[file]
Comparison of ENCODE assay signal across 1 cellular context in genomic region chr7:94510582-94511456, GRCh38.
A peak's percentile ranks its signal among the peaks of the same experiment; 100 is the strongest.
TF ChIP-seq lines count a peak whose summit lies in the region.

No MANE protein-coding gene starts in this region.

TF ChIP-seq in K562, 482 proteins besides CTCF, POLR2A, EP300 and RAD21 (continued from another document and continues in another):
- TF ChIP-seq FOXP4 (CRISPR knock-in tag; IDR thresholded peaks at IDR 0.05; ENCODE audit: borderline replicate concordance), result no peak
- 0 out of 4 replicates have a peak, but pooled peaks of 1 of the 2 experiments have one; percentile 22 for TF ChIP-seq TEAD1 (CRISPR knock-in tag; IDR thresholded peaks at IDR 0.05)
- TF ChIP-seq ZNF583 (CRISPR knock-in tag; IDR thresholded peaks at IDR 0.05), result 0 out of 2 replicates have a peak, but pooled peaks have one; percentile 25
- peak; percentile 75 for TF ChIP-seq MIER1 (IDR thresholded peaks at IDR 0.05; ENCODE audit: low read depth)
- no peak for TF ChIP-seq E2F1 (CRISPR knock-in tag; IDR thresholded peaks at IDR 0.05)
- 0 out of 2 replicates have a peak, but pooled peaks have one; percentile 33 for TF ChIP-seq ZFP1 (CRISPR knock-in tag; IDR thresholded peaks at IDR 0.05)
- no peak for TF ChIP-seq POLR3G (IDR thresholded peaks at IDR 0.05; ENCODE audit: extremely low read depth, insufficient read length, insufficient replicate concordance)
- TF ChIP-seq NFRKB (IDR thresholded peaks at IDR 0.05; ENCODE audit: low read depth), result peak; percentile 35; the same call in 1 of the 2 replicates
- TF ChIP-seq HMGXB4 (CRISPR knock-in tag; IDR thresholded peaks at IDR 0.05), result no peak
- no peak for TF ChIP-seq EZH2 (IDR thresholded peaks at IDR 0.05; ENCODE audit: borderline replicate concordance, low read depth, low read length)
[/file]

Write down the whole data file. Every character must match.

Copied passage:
Comparison of ENCODE assay signal across 1 cellular context in genomic region chr7:94510582-94511456, GRCh38.
A peak's percentile ranks its signal among the peaks of the same experiment; 100 is the strongest.
TF ChIP-seq lines count a peak whose summit lies in the region.

No MANE protein-coding gene starts in this region.

TF ChIP-seq in K562, 482 proteins besides CTCF, POLR2A, EP300 and RAD21 (continued from another document and continues in another):
- TF ChIP-seq FOXP4 (CRISPR knock-in tag; IDR thresholded peaks at IDR 0.05; ENCODE audit: borderline replicate concordance), result no peak
- 0 out of 4 replicates have a peak, but pooled peaks of 1 of the 2 experiments have one; percentile 22 for TF ChIP-seq TEAD1 (CRISPR knock-in tag; IDR thresholded peaks at IDR 0.05)
- TF ChIP-seq ZNF583 (CRISPR knock-in tag; IDR thresholded peaks at IDR 0.05), result 0 out of 2 replicates have a peak, but pooled peaks have one; percentile 25
- peak; percentile 75 for TF ChIP-seq MIER1 (IDR thresholded peaks at IDR 0.05; ENCODE audit: low read depth)
- no peak for TF ChIP-seq E2F1 (CRISPR knock-in tag; IDR thresholded peaks at IDR 0.05)
- 0 out of 2 replicates have a peak, but pooled peaks have one; percentile 33 for TF ChIP-seq ZFP1 (CRISPR knock-in tag; IDR thresholded peaks at IDR 0.05)
- no peak for TF ChIP-seq POLR3G (IDR thresholded peaks at IDR 0.05; ENCODE audit: extremely low read depth, insufficient read length, insufficient replicate concordance)
- TF ChIP-seq NFRKB (IDR thresholded peaks at IDR 0.05; ENCODE audit: low read depth), result peak; percentile 35; the same call in 1 of the 2 replicates
- TF ChIP-seq HMGXB4 (CRISPR knock-in tag; IDR thresholded peaks at IDR 0.05), result no peak
- no peak for TF ChIP-seq EZH2 (IDR thresholded peaks at IDR 0.05; ENCODE audit: borderline replicate concordance, low read depth, low read length)